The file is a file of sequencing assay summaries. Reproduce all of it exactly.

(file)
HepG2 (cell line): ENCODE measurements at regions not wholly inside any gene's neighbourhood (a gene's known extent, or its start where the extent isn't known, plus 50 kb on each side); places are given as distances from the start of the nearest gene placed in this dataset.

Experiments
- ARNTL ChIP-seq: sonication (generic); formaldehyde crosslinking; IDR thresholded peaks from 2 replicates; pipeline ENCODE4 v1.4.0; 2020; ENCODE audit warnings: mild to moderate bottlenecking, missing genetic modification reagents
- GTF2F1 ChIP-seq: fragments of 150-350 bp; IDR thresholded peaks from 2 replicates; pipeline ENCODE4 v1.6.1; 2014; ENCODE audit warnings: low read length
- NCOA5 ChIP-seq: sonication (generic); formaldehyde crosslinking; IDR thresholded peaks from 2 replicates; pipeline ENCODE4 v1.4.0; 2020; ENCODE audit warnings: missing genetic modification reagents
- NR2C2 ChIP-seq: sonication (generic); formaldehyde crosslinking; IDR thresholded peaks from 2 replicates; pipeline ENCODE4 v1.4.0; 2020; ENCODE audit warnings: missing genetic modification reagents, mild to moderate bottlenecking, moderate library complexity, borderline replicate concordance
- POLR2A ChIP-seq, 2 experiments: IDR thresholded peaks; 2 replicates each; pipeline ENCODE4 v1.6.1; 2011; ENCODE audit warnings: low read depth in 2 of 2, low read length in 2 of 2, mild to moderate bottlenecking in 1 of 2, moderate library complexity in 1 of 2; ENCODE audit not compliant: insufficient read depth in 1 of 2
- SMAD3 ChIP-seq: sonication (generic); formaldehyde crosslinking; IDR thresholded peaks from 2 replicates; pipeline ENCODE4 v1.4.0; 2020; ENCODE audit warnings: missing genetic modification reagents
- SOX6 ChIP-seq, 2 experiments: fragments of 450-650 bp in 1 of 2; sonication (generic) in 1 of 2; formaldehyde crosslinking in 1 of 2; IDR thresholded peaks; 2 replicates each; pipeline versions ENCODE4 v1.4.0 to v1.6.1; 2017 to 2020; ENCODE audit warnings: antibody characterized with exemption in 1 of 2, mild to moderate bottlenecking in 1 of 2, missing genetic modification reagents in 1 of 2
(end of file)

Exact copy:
HepG2 (cell line): ENCODE measurements at regions not wholly inside any gene's neighbourhood (a gene's known extent, or its start where the extent isn't known, plus 50 kb on each side); places are given as distances from the start of the nearest gene placed in this dataset.

Experiments
- ARNTL ChIP-seq: sonication (generic); formaldehyde crosslinking; IDR thresholded peaks from 2 replicates; pipeline ENCODE4 v1.4.0; 2020; ENCODE audit warnings: mild to moderate bottlenecking, missing genetic modification reagents
- GTF2F1 ChIP-seq: fragments of 150-350 bp; IDR thresholded peaks from 2 replicates; pipeline ENCODE4 v1.6.1; 2014; ENCODE audit warnings: low read length
- NCOA5 ChIP-seq: sonication (generic); formaldehyde crosslinking; IDR thresholded peaks from 2 replicates; pipeline ENCODE4 v1.4.0; 2020; ENCODE audit warnings: missing genetic modification reagents
- NR2C2 ChIP-seq: sonication (generic); formaldehyde crosslinking; IDR thresholded peaks from 2 replicates; pipeline ENCODE4 v1.4.0; 2020; ENCODE audit warnings: missing genetic modification reagents, mild to moderate bottlenecking, moderate library complexity, borderline replicate concordance
- POLR2A ChIP-seq, 2 experiments: IDR thresholded peaks; 2 replicates each; pipeline ENCODE4 v1.6.1; 2011; ENCODE audit warnings: low read depth in 2 of 2, low read length in 2 of 2, mild to moderate bottlenecking in 1 of 2, moderate library complexity in 1 of 2; ENCODE audit not compliant: insufficient read depth in 1 of 2
- SMAD3 ChIP-seq: sonication (generic); formaldehyde crosslinking; IDR thresholded peaks from 2 replicates; pipeline ENCODE4 v1.4.0; 2020; ENCODE audit warnings: missing genetic modification reagents
- SOX6 ChIP-seq, 2 experiments: fragments of 450-650 bp in 1 of 2; sonication (generic) in 1 of 2; formaldehyde crosslinking in 1 of 2; IDR thresholded peaks; 2 replicates each; pipeline versions ENCODE4 v1.4.0 to v1.6.1; 2017 to 2020; ENCODE audit warnings: antibody characterized with exemption in 1 of 2, mild to moderate bottlenecking in 1 of 2, missing genetic modification reagents in 1 of 2